1 Department of Micro- and Nanotechnology, Technical University of Denmark2 Optofluidics, Department of Micro- and Nanotechnology, Technical University of Denmark3 Nanoprobes, Department of Micro- and Nanotechnology, Technical University of Denmark4 Silicon Microtechnology, Department of Micro- and Nanotechnology, Technical University of Denmark5 NIL Technology ApS6 Department of Physics, Technical University of Denmark7 Experimental Surface and Nanomaterials Physics, Department of Physics, Technical University of Denmark8 Center for Nanostructured Graphene, Center, Technical University of Denmark9 NeoPhotonics Corporation10 NIL Technology ApS
Dense wavelength division multiplexing lasers play a major role in today's long-haul broadband communication. Typical distributed feedback laser cavities consist of long half-pitch gratings in InGaAsP on InP substrates with grating periods of around 240 nm. The lasers include a quarter wavelength shift in the grating, and are single mode with high side-mode suppression. Typically, such lasers are patterned using e-beam lithography (EBL). We present a fabrication method based on patterning by thermal nanoimprint lithography, which is potentially less costly and faster than EBL. Thermal nanoimprint lithography of laser gratings raises two types of challenges: (1) The imprint process itself is delicate due to the mechanical fragility of indium phosphide substrates and the thermal mismatch between the substrate and the silicon stamp. (2) The subsequent processing puts requirements on the imprint resist thickness after patterning, and the alignment between the crystallographic direction of the substrate and the grating pattern. Working laser arrays were produced, with >40 mW optical power and side mode suppression ratios of more than 50 dB in all 12 channels.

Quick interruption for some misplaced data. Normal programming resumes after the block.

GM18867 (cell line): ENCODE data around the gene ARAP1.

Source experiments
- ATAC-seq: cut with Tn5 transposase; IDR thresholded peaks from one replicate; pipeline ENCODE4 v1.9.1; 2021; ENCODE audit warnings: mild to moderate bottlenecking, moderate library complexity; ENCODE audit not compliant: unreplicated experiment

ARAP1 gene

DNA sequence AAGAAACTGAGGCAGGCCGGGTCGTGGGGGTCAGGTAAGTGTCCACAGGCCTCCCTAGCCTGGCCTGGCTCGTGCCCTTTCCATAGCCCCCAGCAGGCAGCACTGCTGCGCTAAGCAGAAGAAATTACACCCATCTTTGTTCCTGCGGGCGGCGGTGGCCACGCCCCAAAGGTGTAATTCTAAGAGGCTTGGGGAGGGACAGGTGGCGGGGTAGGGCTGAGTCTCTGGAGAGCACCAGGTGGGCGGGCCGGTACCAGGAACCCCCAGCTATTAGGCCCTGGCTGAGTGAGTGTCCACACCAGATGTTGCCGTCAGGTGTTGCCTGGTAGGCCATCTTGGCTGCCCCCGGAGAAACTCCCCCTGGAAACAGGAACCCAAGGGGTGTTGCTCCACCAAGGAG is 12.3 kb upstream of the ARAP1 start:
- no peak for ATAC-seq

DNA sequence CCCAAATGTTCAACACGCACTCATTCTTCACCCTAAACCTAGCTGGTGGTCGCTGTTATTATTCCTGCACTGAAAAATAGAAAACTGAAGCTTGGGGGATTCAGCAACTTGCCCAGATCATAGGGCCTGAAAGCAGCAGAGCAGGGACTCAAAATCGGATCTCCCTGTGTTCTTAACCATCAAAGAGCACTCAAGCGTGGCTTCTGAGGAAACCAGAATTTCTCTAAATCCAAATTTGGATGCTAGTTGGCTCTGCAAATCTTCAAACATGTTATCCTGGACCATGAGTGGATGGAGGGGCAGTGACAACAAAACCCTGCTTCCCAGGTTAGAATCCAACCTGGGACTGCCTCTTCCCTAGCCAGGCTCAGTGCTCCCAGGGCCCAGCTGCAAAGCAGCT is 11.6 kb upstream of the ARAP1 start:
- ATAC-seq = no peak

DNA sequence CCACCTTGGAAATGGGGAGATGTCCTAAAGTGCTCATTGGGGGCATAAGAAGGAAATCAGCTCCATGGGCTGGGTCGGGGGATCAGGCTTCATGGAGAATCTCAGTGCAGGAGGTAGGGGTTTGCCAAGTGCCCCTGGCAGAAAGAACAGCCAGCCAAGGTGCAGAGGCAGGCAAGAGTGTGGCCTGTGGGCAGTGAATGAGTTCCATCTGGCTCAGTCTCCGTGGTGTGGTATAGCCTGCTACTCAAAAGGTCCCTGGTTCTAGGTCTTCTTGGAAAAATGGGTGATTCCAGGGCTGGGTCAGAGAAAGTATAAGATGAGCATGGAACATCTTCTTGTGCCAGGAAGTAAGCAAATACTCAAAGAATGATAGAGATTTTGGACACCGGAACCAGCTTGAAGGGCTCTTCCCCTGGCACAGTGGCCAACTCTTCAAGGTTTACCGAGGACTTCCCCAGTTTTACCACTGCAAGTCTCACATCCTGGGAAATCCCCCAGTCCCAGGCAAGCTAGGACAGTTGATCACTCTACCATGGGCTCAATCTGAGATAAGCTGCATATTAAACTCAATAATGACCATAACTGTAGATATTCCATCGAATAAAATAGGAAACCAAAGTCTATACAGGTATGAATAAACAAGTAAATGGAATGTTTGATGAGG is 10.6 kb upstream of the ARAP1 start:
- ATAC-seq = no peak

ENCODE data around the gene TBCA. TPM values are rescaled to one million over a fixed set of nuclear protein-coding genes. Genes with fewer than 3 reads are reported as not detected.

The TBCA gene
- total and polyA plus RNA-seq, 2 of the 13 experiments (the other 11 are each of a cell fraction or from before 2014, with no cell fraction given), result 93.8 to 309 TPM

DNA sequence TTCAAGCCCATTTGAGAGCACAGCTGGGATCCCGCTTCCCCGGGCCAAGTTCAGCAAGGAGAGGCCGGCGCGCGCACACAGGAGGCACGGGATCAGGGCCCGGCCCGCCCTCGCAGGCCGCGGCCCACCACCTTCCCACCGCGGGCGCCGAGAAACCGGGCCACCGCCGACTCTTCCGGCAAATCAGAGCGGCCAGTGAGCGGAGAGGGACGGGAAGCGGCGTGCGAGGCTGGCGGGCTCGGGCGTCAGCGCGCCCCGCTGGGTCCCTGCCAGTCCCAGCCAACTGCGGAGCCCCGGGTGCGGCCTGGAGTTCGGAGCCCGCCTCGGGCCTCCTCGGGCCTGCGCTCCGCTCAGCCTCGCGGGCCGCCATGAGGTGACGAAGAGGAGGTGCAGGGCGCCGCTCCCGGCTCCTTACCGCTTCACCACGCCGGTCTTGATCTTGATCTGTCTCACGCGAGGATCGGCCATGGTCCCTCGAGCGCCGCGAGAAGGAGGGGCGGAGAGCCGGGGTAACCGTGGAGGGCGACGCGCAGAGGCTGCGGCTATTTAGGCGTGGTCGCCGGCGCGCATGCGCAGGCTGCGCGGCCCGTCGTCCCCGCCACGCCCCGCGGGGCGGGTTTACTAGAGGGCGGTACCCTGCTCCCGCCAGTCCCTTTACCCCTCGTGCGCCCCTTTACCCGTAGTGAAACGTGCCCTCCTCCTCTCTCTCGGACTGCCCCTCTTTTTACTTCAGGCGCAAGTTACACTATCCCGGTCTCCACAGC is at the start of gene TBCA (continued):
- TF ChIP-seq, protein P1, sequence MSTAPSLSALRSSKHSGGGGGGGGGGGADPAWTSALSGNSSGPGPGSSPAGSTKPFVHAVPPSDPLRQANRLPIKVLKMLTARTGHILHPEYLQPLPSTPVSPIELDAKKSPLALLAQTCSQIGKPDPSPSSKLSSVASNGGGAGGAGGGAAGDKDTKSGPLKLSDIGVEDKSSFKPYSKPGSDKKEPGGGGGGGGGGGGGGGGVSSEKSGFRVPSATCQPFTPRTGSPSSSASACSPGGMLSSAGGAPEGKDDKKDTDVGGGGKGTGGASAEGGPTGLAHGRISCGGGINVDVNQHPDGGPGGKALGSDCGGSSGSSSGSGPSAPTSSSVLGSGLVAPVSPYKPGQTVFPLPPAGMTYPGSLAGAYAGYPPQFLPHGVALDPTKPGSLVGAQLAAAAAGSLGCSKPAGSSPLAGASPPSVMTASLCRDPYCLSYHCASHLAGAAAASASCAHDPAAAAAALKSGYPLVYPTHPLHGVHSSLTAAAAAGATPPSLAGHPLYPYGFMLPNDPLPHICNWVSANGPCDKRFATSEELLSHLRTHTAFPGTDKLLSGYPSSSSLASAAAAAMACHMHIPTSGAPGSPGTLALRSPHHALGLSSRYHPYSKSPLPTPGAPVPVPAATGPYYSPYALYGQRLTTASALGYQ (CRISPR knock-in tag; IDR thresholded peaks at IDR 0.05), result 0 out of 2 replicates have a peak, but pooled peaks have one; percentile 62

Microelectronic Engineering, 2014, Vol 126, p. 149-153